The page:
Grickle Grass, London’s finest arts and culture festival, returns this Saturday for its ninth instalment. The event runs across an entire day, with a day portion dedicated to family activities, and a night portion committed to the best of underground, offbeat music and culture.
Ahead of the show, I put a few questions to the festival’s organizer, Savannah Sewell, over email, and found out that there’s a whole lot more to festival than a day out at the Children’s Museum.
AL: Grickle Grass does a great job of feeling accessible and “different” at the same time. What’s your plan for the size and profile of the festival going forward?
SS: It’s fairly unique to the space and city. The London Children’s Museum is a special place and I think the setting is a main difference from other festivals we’ve attended across Canada.
That said, we could say the same thing about festivals and events we like to go to in others cities; everyone’s got their own identity. We’ve certainly grown since year one and logistically Grickle Grass can only be so big due to the general size of the Children’s Museum itself, and we’re ok with that. As far as the future holds, we’re open! But we’re definitely excited about this year and of course, making it to year 10 in 2019!
What’s the process for selecting acts for the nighttime program? Is there specific criteria? Do artists have to be “hot?” How far afield do you usually cast the net when recruiting?
Booking the bands is always a hot topic. Adam [ed- Sturgeon, Artistic Director] takes care of all the bookings (for the most part) and does a phenomenal job of rounding out the line up each year.
He’s constantly touring (with WHOOP – Szo) which means he’s always seeing shows, meeting bands and promoters all over the country. He’s always got his ear to the ground so to speak. For the most part I’d say it really comes down to “are you doing something interesting, cutting edge or different as an artist?”.
How important is the daytime programming to the festival? Some events focus strictly on arts and music for the adults, while others, like yours, are more approachable to families and younger people. What’s your perspective on including opportunities for younger people to experience and contribute to a gathering like this?
Well, kids are the future. As cliche as it sounds, it’s true.
I mean, engaging youth with this kind of programming is important. Maybe they don’t have the chance to interact with mediums like 16mm film or planting a garden or screen printing. So it’s exciting for us to bring these things to their attention.
When kids play this way it can spark creativity or a conversation with their parents that they’ve never had before. That’s a win for us. Plus kids are the best, and it was a no brainer for us to have the daytime programming when we started, considering the venue. Especially now that Adam and I are parents, the kids programming seems more important than ever.
What role does the festival play in the city? What influence do you think it has?
Grickle Grass connects people to their childhood and brings a sense of nostalgia to our community, which London can always use a little more of. It allows attendees to experience music in a fun and interactive way and certainly leaves an impact seeing that obscure band play a set under a whale skeleton or in a miniature town before they got famous.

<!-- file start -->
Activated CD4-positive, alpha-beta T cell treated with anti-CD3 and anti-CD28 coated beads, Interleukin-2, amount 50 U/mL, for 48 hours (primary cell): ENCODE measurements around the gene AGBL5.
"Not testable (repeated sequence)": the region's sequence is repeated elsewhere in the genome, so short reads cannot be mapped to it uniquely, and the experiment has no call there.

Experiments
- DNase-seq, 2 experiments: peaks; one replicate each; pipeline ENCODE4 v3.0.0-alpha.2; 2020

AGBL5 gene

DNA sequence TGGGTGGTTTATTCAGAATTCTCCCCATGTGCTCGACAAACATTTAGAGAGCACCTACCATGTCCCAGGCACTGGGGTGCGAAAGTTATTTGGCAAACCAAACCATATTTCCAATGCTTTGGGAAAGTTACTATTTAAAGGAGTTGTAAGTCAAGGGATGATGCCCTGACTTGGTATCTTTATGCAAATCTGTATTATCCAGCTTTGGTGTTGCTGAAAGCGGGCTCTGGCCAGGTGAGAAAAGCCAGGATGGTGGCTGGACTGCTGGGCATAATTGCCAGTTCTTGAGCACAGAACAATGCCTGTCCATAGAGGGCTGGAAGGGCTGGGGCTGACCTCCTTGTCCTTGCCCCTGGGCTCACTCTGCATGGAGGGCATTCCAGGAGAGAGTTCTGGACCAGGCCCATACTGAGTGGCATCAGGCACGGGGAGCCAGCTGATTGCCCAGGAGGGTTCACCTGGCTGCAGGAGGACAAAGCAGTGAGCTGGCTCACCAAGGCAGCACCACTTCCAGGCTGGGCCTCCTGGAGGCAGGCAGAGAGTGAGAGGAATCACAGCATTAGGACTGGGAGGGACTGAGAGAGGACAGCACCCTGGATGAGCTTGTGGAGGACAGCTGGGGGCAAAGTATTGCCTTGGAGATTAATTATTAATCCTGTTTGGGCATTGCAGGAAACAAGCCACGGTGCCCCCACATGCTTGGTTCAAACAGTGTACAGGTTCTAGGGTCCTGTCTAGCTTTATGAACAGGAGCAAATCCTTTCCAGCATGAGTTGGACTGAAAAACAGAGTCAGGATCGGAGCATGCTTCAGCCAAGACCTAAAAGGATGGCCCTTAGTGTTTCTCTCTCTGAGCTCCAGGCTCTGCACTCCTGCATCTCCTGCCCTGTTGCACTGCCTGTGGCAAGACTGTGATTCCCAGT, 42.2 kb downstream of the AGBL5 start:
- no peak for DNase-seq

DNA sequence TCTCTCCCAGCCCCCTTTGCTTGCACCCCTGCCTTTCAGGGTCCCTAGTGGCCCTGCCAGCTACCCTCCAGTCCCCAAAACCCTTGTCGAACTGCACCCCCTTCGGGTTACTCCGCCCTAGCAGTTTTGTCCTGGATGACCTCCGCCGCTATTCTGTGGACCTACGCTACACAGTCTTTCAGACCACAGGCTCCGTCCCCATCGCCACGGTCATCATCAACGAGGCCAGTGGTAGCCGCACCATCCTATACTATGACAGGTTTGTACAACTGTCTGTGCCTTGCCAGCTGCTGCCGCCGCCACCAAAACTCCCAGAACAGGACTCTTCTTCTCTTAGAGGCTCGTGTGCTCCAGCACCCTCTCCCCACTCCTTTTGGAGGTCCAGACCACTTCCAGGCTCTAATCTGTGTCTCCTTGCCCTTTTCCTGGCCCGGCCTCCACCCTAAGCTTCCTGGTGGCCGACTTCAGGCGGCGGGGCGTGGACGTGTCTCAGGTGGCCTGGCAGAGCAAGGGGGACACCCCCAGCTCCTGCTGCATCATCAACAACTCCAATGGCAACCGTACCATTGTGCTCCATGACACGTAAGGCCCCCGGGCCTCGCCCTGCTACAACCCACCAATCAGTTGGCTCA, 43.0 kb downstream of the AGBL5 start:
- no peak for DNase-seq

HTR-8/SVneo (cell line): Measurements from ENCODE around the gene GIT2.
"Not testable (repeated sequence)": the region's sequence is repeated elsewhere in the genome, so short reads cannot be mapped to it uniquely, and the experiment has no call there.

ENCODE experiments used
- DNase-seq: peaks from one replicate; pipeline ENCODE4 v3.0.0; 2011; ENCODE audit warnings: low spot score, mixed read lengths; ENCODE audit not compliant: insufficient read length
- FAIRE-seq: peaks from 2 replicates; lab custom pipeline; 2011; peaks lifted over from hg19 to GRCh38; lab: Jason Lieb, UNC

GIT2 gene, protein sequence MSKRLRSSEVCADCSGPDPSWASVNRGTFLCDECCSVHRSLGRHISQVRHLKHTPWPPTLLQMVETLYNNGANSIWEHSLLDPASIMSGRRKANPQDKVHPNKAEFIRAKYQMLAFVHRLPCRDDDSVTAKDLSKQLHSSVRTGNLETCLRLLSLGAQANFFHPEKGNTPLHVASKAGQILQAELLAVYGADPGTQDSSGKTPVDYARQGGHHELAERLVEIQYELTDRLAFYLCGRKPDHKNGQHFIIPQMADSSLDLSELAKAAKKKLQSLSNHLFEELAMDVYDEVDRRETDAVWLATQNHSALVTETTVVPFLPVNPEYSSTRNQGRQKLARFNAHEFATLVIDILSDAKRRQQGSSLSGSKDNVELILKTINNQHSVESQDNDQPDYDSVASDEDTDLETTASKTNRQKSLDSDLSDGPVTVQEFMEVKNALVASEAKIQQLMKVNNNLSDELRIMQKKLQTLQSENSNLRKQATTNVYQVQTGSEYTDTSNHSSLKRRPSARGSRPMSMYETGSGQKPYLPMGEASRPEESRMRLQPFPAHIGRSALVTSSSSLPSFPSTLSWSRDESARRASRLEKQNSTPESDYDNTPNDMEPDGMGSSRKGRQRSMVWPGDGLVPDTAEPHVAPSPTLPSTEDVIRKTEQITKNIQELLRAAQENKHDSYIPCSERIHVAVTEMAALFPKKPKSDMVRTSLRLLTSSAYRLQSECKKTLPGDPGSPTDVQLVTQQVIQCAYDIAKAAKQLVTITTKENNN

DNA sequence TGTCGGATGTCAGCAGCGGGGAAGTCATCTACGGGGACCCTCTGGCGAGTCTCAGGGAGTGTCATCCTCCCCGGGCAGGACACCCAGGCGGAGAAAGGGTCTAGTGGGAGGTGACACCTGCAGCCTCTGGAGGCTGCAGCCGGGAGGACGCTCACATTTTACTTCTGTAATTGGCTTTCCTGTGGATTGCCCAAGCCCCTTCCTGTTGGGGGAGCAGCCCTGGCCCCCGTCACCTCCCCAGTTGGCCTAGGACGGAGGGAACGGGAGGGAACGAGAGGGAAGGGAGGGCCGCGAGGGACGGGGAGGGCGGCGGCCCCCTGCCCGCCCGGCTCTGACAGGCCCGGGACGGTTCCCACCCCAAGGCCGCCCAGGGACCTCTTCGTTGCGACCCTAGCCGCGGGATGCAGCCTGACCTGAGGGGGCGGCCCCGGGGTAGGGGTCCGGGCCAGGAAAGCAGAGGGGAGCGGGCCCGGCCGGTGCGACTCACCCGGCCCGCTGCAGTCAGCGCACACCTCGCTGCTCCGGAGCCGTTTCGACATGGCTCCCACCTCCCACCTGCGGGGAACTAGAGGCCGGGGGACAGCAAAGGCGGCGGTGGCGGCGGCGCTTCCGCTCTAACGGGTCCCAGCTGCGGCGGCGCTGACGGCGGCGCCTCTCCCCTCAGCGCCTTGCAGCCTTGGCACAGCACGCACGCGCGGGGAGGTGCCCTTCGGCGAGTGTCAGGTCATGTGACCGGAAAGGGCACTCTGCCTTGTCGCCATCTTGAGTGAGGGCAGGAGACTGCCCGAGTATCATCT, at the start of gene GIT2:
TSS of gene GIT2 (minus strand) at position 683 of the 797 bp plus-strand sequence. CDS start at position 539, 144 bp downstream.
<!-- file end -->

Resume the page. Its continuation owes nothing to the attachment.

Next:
How important is it to have less mainstream cultural engines like Grickle Grass in smaller cities, particularly in places like London?
Smaller mid-sized cities are where it’s at right now.
We just spent some time on the east coast this spring and I’m totally impressed by what the communities out that way are producing: festivals like Flourish Festival and Quality Block Party; markets; art galleries; and pop up venues. It’s crucial to have these outlets in places outside of the big hubs.
There’s a lot of creativity coming from the underground and it’s important to have the space to find it and explore it. It’s good for London in particular to step away from the mainstream because we see and hear so much of it. It’s good for us to have a balance.
What’s the biggest roadblock you run up against, uptake-wise, for the festival?
There’s certainly been a bit of an education piece for us with the event. In the past it’s felt as though the city doesn’t understand what we’re trying to do – going back to the mainstream thing – and there’s nothing wrong with that path at all. I’ve worked my fair share of shows (and still sing along to some of those songs we all know) but there needs to be space for everyone.
Times are changing, the conversations are different now in arts and entertainment.
Diversity, accessibility, racism, misogyny, all things we SHOULDN’T have to talk about, but we do. You just can’t book shows full of white men anymore. You CAN’T, it’s over. We’ve been standing by these morals for the last nine years and we are dedicated to continue down this path.
It’s a positive upswing though, especially with the granting bodies and we’re thankful to receive some funding now to help facilitate this kind of programming.
Nine years in, which parts of GG do you look forward to most each year?
Is it bad if I say all of it? I love the kids during the day, it melts my heart. And this year our little one will be there to experience it which is so special.
But something I always love is watching folks come who I’ve never seen before and their reaction to the event. There’s a flutter that rushes over me because I know we’re leaving a lasting impression for someone. They don’t know me and I don’t know them and that’s a big part of doing this event. Bringing people together under one roof, for a positive, uplifting and amazing time.
The Grickle Grass Festival happens this Saturday at the London Children’s Museum. Tickets are $25. Make the effort, friends. You will be rewarded.
Feature photo via Facebook/GrickleGrassFest